Coffee – This seems like a well-duh, but put away those wasteful little cups and those cans of ground coffee, and buy yourself a bag of responsibly sourced whole bean coffee. It stays fresher than the ground stuff, and truly does make a huge amount of taste difference.

BUT FIRST – if you’re just trying it out and don’t want to invest in all that hardware, get yourself a ten dollar brew basket, some inexpensive filters, and a small bag of ground coffee. That way you can get into the process without breaking the bank. Even with these simple tools, you’ll find that the resulting coffee is a thousand times better than what you’ll get from those capsules, or the old Mr. Drip on the counter.

Okay, that’s the bad news. That’s it. It takes a little while to find the grind and time that works for you. Once you’ve scoped it in, however, you’ll never go back to any other method of making coffee.

Let’s make some coffee!

We’re going to make ourselves a ten-cup pot of outstandingly delicious coffee, so, strap on your grinder pants and let’s get going!

First, grind up the coffee in the burr grinder. Now, these numbers are just to get you started. Experiment with grinds and measures until you find yourself the perfect cup.

Set the grinder to coarse grind. If your grinder has coffee-maker style settings, set it to drip.

Grind up enough coffee for twelve cups.

Boil 1.7 liters of water in your water-heating device. That’s a full pot in an electric kettle, and equates to ten cups of coffee.

Put the filter into the brew basket and set it atop your carafe.

Pour the ground coffee into the filter.

Pour the water, straight from the boil, over the coffee in a circular motion, so that all of the grounds get wet at once.

The filter will fill up, and that’s is just fine. In fact, it’s necessary.

Let it sit for about 45 seconds, so that the coffee degasses. Carbon dioxide gets introduced into the coffee when it’s ground. Giving it that 45 seconds to breathe allows the gas to drift away, greatly improving the coffee’s taste.

Now pour the water around the filter’s edge in a circular motion. This dislodges the grounds from the filter, allowing water to pass through them. When you pour in a circle, you ensure that all of the coffee is used.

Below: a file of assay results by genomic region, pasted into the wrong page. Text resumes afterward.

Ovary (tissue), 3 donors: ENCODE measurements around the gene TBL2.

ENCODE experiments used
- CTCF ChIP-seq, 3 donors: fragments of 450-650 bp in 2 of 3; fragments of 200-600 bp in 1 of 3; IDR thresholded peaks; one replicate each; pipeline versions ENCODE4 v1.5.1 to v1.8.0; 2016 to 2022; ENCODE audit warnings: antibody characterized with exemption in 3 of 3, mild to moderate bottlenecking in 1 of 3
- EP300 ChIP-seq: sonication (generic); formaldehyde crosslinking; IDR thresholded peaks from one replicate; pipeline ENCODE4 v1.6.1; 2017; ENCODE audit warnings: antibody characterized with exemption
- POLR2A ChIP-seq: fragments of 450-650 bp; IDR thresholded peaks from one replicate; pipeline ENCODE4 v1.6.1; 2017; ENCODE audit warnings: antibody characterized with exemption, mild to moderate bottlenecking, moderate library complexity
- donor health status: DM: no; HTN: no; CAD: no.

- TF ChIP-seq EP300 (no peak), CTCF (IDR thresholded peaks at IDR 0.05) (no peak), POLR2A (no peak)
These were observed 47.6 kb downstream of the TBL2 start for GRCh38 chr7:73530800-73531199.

As you pour the water, picture your old automatic drip coffee maker and it’s little water hole over the brew basket. No wonder that coffee was so weak!

You can use a chopstick to help move the grounds around if they seem to clog the filter.

When you’ve poured the last of the water, wait for it to drain through the filter.

And then get ready to enjoy what will be some of the best coffee you’ve ever made!

Cleanup is pretty easy. By the time you’ve finished your pot of coffee, the grounds will be cool enough to compost. Shake off as much of the ground coffee as you can into your compost bin, and then rinse the rest off in the sink.

WARNING! Do NOT wash the coffee grounds into a sink that has a garbage disposal. Those hard little granules can damage it over time.

That’s it. You’ve done it. You’ve entered a world of coffee flavor with which you may not have been previously familiar!

Please Note: Do not use this procedure if you are not certain that you can complete it safely, or if it does not seem accurate. Skippity Whistles provides this information as advice, and cannot accept any liability from your usage of it.

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©2022 SkippityWhistles.com All rights reserved

Published by John Reinhart

Author, technical writer, videographer, actor, and naval historian John D Reinhart is a very busy guy. You can find his novels as Smashwords.com.